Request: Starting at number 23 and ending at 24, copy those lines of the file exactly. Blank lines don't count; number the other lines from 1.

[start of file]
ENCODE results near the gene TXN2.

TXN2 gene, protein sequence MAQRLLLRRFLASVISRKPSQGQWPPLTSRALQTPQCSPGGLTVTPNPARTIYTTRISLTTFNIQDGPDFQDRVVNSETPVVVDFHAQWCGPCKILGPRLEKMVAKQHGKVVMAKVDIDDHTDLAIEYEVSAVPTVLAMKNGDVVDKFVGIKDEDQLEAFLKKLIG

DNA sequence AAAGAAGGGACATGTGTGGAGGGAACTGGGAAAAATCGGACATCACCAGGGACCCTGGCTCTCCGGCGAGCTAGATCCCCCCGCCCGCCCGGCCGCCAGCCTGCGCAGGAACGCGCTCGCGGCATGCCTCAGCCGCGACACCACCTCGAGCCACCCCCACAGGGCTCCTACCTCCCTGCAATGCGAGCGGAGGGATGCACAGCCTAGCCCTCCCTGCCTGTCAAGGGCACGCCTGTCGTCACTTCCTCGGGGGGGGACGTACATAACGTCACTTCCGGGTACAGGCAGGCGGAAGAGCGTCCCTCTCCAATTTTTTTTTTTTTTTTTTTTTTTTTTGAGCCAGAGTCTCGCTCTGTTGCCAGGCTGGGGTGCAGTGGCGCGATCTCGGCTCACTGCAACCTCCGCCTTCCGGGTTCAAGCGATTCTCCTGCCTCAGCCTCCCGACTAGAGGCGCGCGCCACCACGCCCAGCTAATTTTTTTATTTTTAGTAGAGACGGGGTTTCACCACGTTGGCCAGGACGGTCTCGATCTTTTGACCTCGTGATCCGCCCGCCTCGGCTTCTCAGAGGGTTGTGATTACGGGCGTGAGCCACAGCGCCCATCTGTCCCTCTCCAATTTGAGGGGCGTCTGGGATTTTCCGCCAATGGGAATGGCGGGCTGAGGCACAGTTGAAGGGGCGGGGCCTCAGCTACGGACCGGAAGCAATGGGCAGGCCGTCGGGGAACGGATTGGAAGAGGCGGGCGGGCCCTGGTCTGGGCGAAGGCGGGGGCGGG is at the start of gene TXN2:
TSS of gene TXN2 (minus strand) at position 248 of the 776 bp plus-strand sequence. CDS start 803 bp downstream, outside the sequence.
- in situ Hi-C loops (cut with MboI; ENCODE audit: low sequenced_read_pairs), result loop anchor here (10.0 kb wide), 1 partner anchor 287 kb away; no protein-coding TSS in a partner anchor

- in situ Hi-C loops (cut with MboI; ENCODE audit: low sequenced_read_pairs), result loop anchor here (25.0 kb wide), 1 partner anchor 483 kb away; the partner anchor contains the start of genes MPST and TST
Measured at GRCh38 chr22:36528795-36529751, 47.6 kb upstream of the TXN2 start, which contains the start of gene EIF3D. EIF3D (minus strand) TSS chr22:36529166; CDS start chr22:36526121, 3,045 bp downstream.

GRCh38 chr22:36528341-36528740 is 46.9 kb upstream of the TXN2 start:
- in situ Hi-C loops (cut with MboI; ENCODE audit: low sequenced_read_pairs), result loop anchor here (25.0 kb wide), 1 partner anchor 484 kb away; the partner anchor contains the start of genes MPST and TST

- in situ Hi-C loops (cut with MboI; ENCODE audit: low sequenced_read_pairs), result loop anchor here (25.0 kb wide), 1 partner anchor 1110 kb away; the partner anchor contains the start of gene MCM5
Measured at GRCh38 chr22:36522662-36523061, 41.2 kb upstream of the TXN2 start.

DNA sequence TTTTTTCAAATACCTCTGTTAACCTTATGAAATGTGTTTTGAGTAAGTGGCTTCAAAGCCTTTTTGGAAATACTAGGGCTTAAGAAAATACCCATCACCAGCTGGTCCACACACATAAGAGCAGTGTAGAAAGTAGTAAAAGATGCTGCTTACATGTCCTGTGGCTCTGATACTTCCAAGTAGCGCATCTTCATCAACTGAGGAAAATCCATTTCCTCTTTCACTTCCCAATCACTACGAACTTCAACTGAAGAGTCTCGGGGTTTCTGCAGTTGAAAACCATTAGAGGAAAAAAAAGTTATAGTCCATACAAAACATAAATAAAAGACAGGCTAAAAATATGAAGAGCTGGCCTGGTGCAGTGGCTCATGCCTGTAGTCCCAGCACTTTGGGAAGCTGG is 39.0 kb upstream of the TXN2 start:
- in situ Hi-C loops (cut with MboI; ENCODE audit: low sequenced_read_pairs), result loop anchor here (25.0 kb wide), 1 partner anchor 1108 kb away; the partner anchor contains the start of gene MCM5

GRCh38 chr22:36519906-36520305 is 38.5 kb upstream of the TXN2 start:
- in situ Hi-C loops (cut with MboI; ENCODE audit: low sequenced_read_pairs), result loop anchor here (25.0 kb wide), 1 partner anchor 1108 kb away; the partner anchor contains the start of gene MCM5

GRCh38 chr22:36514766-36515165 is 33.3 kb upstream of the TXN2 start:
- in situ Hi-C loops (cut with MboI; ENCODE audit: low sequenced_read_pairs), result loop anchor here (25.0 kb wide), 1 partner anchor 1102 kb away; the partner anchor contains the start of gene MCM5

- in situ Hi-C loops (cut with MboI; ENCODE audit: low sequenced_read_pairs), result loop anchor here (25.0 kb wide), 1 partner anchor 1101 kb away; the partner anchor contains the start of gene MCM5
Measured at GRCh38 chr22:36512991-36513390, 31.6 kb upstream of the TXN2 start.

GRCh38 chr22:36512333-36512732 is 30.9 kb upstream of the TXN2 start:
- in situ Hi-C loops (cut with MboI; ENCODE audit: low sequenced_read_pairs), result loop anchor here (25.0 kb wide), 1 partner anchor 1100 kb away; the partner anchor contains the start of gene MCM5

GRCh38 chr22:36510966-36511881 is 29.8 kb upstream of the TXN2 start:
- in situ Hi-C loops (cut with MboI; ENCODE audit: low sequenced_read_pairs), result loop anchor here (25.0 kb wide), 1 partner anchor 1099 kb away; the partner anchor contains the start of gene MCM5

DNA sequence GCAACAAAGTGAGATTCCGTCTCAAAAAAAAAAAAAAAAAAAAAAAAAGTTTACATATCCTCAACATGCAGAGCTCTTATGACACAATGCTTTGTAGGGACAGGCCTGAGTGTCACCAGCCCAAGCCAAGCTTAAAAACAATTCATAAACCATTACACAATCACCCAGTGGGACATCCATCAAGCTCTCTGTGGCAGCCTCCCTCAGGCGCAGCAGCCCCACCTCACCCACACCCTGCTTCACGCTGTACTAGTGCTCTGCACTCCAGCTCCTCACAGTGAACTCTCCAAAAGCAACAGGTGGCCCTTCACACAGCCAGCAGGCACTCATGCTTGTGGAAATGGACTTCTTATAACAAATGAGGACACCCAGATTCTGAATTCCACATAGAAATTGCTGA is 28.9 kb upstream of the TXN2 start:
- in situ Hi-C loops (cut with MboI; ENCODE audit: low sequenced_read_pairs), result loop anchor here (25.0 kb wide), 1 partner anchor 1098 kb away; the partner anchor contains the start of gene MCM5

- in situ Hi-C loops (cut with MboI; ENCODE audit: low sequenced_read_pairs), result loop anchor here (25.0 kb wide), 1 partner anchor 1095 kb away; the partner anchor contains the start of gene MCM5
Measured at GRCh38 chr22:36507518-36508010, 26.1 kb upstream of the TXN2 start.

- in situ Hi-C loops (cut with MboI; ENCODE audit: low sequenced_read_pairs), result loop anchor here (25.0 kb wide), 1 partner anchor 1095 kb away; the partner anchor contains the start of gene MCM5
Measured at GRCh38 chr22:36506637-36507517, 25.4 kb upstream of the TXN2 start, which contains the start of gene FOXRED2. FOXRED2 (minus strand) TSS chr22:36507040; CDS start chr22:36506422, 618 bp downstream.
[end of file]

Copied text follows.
- in situ Hi-C loops (cut with MboI; ENCODE audit: low sequenced_read_pairs), result loop anchor here (25.0 kb wide), 1 partner anchor 1099 kb away; the partner anchor contains the start of gene MCM5

DNA sequence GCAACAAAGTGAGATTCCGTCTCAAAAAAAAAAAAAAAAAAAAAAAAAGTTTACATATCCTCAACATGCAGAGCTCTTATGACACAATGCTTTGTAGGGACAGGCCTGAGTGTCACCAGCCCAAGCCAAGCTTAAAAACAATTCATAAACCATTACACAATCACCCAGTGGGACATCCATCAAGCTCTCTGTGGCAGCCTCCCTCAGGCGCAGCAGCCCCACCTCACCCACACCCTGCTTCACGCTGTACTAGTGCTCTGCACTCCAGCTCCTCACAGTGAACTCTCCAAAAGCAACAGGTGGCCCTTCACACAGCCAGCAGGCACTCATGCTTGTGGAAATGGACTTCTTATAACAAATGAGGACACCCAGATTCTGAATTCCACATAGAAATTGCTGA is 28.9 kb upstream of the TXN2 start: